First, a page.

German lawmakers voted in favour of a third Greek bailout on Wednesday despite a record rebellion among Chancellor Angela Merkel's own conservatives that suggested she would struggle to return to parliament to seek any further aid for Athens. Heeding a call from Finance Minister Wolfgang Schaeuble to give Greece the chance for a new start, conservative lawmakers rebelled in far fewer numbers than some in the party had predicted.
Thanks in part to the support of the Social Democrats, Merkel's junior coalition partner, and the opposition Greens, the package sailed through the Bundestag lower house with 454 lawmakers voting for, 113 against and 18 abstaining. Resentment about sending more aid to Athens runs deep in Germany which has already contributed more than any other euro zone country to Greece's two previous bailouts since 2010. The third package is worth 86 billion euros ($94.93 billion).
"The problem isn't a lack of European solidarity but a lack of Greek efficiency," said conservative rebel Wolfgang Bosbach. Reflecting popular misgivings and in a blow to Merkel's authority, more than a fifth of her conservative bloc refused to back the package. A record 63 conservatives opposed it, three more than in last month's vote on starting negotiations with Greece. A further three abstained.
Schaeuble, Germany's toughest negotiator on the Greek bailout, led calls for a 'yes' vote in the parliamentary debate. "Of course, after the experience of the last years and months there is no guarantee that everything will work and it is permissible to have doubts," said Schaeuble. "But in view of the fact that the Greek parliament has already passed a large part of the measures it would be irresponsible to not use the opportunity for a new start in Greece," he said, making the case for the government.
Schaeuble had taken a tougher line than Merkel in bailout talks. Last month, he tabled the option of a 'timeout' from the euro zone for Greece, before then throwing his weight behind the new bailout plan. Germany's BDI industry association said the vote sent a signal to Greece that it could stay in the euro zone. "The result ... is an important interim step to ensure a return to a stable EU," said BDI chief Markus Kerber. Merkel sat impassively during the debate on the bailout, as Greens co-leader Anton Hofreiter criticised her government for taking a hard line in talks on the new bailout.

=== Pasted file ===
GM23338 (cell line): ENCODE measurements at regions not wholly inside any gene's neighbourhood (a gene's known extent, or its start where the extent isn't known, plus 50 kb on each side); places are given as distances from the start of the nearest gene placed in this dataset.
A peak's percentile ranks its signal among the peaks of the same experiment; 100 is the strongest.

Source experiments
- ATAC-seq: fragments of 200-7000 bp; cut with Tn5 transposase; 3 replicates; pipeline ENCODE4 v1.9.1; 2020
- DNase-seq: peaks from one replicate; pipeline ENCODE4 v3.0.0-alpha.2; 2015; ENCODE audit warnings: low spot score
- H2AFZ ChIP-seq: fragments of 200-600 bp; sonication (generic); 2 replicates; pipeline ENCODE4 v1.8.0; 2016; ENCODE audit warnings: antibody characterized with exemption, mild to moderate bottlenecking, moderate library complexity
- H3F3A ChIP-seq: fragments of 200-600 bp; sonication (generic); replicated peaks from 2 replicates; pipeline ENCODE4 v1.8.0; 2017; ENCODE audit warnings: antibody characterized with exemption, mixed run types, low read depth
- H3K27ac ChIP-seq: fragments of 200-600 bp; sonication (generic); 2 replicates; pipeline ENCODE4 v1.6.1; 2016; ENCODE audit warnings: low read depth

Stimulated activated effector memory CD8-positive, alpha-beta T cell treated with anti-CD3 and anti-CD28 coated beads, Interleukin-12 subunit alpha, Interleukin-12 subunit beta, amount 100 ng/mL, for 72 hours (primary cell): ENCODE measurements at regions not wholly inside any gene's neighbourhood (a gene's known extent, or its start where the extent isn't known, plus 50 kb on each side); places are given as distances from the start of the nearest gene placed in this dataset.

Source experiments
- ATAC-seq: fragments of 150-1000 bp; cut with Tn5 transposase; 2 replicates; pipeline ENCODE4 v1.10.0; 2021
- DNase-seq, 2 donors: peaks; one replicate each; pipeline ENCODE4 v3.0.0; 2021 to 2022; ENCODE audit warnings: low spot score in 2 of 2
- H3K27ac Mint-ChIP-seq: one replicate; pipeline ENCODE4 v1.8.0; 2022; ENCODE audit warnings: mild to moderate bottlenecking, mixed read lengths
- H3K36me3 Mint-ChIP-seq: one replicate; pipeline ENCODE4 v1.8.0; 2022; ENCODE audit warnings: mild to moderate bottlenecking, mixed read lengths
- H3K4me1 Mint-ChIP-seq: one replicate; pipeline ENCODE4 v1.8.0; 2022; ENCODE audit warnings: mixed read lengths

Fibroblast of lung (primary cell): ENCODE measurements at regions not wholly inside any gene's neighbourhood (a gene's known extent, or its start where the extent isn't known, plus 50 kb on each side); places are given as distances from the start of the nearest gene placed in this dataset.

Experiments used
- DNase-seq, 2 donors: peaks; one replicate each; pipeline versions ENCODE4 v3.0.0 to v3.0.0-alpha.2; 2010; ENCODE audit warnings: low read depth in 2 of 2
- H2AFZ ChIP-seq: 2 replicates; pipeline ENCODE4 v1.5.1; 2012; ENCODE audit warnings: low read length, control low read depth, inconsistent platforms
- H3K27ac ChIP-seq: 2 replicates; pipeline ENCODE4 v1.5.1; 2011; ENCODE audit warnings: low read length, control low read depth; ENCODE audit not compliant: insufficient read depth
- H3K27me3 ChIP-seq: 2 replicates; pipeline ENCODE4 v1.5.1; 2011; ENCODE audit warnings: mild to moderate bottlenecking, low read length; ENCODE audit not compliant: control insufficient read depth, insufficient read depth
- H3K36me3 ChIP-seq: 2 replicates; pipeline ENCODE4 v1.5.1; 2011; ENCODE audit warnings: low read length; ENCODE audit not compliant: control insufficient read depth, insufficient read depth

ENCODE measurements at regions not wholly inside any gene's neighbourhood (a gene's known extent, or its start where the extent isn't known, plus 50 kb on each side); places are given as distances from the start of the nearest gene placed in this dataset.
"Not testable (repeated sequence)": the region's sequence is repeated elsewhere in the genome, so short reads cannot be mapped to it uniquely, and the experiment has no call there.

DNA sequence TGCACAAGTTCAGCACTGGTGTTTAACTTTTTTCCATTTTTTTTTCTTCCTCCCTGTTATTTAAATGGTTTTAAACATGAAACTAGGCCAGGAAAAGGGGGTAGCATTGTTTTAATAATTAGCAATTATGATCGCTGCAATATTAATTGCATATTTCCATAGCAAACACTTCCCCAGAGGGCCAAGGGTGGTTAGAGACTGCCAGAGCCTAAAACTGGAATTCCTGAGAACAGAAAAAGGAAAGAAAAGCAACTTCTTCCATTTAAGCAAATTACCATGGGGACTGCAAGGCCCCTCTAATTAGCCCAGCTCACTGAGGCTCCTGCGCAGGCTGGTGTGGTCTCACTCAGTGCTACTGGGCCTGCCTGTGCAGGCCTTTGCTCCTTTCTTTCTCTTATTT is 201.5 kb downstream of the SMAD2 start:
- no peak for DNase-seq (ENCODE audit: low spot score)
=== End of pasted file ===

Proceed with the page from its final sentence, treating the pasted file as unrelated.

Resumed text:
"A German government leadership that acts like that damages the cohesion in Europe and thereby damages Germany by damaging our standing in Europe," Hofreiter said to applause. In the Netherlands, Prime Minister Mark Rutte will face a no confidence motion on Wednesday, brought by his chief opposition rival over a broken campaign pledge not to provide additional emergency funding to Greece. On Tuesday, the parliaments of Austria, Estonia and Spain voted to approve the bailout.
In Berlin, Schaeuble said Athens had clearly shifted ground in the last few weeks and was ready to reform. He also reiterated the German view that it is imperative for the International Monetary Fund to stay on board. The IMF, however, says it won't unless Greece gets debt relief, while Germany is against cutting Greek debt. "I am fairly confident that we (international creditors including the IMF) will reach a joint assessment of (Greece's) debt sustainability in October," said Schaeuble, reiterating that a debt haircut is not possible.